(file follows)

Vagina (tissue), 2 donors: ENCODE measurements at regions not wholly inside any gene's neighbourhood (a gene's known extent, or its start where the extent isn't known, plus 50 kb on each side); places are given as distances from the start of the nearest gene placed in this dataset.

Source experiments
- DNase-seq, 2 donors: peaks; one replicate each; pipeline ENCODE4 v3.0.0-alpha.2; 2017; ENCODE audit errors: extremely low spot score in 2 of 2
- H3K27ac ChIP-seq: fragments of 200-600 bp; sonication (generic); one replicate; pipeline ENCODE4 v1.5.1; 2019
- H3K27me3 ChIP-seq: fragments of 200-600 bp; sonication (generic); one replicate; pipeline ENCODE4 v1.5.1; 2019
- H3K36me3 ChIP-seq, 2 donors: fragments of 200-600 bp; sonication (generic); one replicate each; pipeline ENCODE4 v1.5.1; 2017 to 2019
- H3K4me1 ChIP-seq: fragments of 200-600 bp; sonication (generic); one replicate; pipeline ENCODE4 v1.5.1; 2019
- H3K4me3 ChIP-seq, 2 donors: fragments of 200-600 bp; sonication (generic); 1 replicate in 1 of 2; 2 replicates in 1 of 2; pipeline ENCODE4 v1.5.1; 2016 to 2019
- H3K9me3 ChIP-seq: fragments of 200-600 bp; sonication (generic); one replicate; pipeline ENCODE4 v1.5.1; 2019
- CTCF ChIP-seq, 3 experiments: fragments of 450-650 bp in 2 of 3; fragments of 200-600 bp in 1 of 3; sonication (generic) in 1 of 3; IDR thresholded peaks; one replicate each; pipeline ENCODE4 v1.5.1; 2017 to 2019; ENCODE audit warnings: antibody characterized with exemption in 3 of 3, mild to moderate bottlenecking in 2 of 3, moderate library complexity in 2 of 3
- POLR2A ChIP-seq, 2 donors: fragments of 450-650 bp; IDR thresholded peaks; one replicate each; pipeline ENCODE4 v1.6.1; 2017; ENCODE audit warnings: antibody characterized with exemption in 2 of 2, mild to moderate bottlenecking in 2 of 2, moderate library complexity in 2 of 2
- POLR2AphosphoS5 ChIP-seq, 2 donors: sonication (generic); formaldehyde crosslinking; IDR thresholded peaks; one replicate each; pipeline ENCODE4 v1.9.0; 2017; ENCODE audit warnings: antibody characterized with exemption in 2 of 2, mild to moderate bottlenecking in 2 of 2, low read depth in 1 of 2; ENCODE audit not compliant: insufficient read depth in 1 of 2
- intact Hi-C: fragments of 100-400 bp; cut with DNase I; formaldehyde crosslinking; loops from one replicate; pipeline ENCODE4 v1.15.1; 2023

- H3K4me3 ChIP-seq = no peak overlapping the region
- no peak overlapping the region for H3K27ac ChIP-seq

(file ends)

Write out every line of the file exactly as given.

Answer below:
Vagina (tissue), 2 donors: ENCODE measurements at regions not wholly inside any gene's neighbourhood (a gene's known extent, or its start where the extent isn't known, plus 50 kb on each side); places are given as distances from the start of the nearest gene placed in this dataset.

Source experiments
- DNase-seq, 2 donors: peaks; one replicate each; pipeline ENCODE4 v3.0.0-alpha.2; 2017; ENCODE audit errors: extremely low spot score in 2 of 2
- H3K27ac ChIP-seq: fragments of 200-600 bp; sonication (generic); one replicate; pipeline ENCODE4 v1.5.1; 2019
- H3K27me3 ChIP-seq: fragments of 200-600 bp; sonication (generic); one replicate; pipeline ENCODE4 v1.5.1; 2019
- H3K36me3 ChIP-seq, 2 donors: fragments of 200-600 bp; sonication (generic); one replicate each; pipeline ENCODE4 v1.5.1; 2017 to 2019
- H3K4me1 ChIP-seq: fragments of 200-600 bp; sonication (generic); one replicate; pipeline ENCODE4 v1.5.1; 2019
- H3K4me3 ChIP-seq, 2 donors: fragments of 200-600 bp; sonication (generic); 1 replicate in 1 of 2; 2 replicates in 1 of 2; pipeline ENCODE4 v1.5.1; 2016 to 2019
- H3K9me3 ChIP-seq: fragments of 200-600 bp; sonication (generic); one replicate; pipeline ENCODE4 v1.5.1; 2019
- CTCF ChIP-seq, 3 experiments: fragments of 450-650 bp in 2 of 3; fragments of 200-600 bp in 1 of 3; sonication (generic) in 1 of 3; IDR thresholded peaks; one replicate each; pipeline ENCODE4 v1.5.1; 2017 to 2019; ENCODE audit warnings: antibody characterized with exemption in 3 of 3, mild to moderate bottlenecking in 2 of 3, moderate library complexity in 2 of 3
- POLR2A ChIP-seq, 2 donors: fragments of 450-650 bp; IDR thresholded peaks; one replicate each; pipeline ENCODE4 v1.6.1; 2017; ENCODE audit warnings: antibody characterized with exemption in 2 of 2, mild to moderate bottlenecking in 2 of 2, moderate library complexity in 2 of 2
- POLR2AphosphoS5 ChIP-seq, 2 donors: sonication (generic); formaldehyde crosslinking; IDR thresholded peaks; one replicate each; pipeline ENCODE4 v1.9.0; 2017; ENCODE audit warnings: antibody characterized with exemption in 2 of 2, mild to moderate bottlenecking in 2 of 2, low read depth in 1 of 2; ENCODE audit not compliant: insufficient read depth in 1 of 2
- intact Hi-C: fragments of 100-400 bp; cut with DNase I; formaldehyde crosslinking; loops from one replicate; pipeline ENCODE4 v1.15.1; 2023

- H3K4me3 ChIP-seq = no peak overlapping the region
- no peak overlapping the region for H3K27ac ChIP-seq